Britain has a higher rate of stillbirth and neonatal death than many other countries in Europe – in 2016 one in every 139 births ended in stillbirth or neonatal death.
The grief and devastation that bereaved parents feel is often compounded by the fact that they never realised a baby could die in modern-day Britain. However, sadly, stillbirth and neonatal death is a reality with 15 babies dying each day in the UK. It is not something that comes up in antenatal classes; no one talks about it; and often people worry about ‘frightening pregnant women’.
Death is a difficult topic to talk about anyway, but when you align that with birth and what should have been new life, it makes it almost impossible for many people to know how to start a conversation. And that leaves parents who suffer this loss feeling isolated and rejected, when what they desperately need is to feel supported and included.
But women deserve evidence-based information so that they can make informed decisions, and so that they don’t feel alone and isolated if the worst happens. In other areas of health, and life in general, people are told about risks and possible outcomes as a matter of course. Cancer and the associated risks and effects are openly discussed; airlines share safety information at the start of flights – and in these situations everyone feels it is right for the information to be shared. We need to break the silence and taboo around stillbirth and neonatal death and talk openly about them, however difficult it is.
When a baby dies, midwives and other health workers trained in bereavement are incredibly important; they have the knowledge and expertise to support bereaved parents and to understand their needs. Unfortunately, many maternity units do not have a specialist bereavement leads. In 2016 Sands published an audit of maternity units, and only 38 per cent of units had a specialist bereavement-trained midwife.
A bereavement midwife not only cares for the bereaved parents and families, but also provides support and leadership for the other staff involved. The death of a baby can be devastating for staff, but it is vital that they know how to support the parents; less experienced staff may struggle if they have no one to turn to and learn from.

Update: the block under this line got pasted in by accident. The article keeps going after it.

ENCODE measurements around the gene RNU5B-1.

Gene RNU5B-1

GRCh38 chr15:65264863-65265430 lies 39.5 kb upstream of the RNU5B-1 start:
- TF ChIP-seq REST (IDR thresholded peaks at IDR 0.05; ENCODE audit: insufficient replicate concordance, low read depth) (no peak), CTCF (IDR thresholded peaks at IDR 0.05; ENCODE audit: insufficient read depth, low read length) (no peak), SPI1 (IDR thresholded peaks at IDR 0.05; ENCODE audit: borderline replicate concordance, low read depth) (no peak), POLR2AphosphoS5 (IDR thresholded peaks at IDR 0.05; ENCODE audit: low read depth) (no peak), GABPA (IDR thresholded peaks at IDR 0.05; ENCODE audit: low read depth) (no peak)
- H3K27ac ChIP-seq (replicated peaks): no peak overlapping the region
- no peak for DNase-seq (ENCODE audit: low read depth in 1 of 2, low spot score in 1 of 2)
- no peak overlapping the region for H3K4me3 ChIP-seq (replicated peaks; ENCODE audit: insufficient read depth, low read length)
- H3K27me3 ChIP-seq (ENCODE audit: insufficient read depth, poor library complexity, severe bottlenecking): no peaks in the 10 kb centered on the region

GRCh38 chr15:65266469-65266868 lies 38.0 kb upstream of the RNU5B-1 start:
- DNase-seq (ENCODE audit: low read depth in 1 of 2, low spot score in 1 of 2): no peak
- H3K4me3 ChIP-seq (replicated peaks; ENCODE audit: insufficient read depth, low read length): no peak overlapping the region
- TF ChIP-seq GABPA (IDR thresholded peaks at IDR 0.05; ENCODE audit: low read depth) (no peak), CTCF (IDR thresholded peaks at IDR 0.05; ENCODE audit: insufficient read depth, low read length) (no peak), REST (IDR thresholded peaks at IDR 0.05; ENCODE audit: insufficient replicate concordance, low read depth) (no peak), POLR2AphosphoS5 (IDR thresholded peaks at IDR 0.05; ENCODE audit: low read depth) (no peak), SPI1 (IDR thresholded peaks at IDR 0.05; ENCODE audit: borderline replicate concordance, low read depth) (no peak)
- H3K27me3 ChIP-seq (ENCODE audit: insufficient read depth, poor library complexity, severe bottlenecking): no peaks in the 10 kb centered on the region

Even health professionals can struggle to find the right words to talk about the death of a baby before, during or shortly after birth. How do you tell parents that there is no sign of a heartbeat on a scan? How do you tell a new mum that her baby has been born with no signs of life? A bereavement lead can guide staff at this crucial time.
The National Bereavement Care Pathway is a collaborative initiative which Sands is leading on, that aims to make sure that all bereaved parents and families receive excellent and equal bereavement care wherever their babies die. It is soon to be rolled out across the UK, and through this initiative it is hoped that all Trusts and Health Boards will appoint bereavement leads.
Ultimately, we want to reduce the overall rates of stillbirth and neonatal birth so fewer parents and families have to suffer these tragedies. How do we do this? By making sure that women understand the steps they can take to reduce the risk of their baby dying, such as telling someone if their baby’s movements change, attending antenatal appointments, and stopping smoking. Also by supporting healthcare professionals to provide safe care through continuity of carer and multidisciplinary team working.
At Sands we want to reduce the number of babies dying, but when a baby does die we want to hold those parents and families and make sure that they get the support and care that they both need and deserve.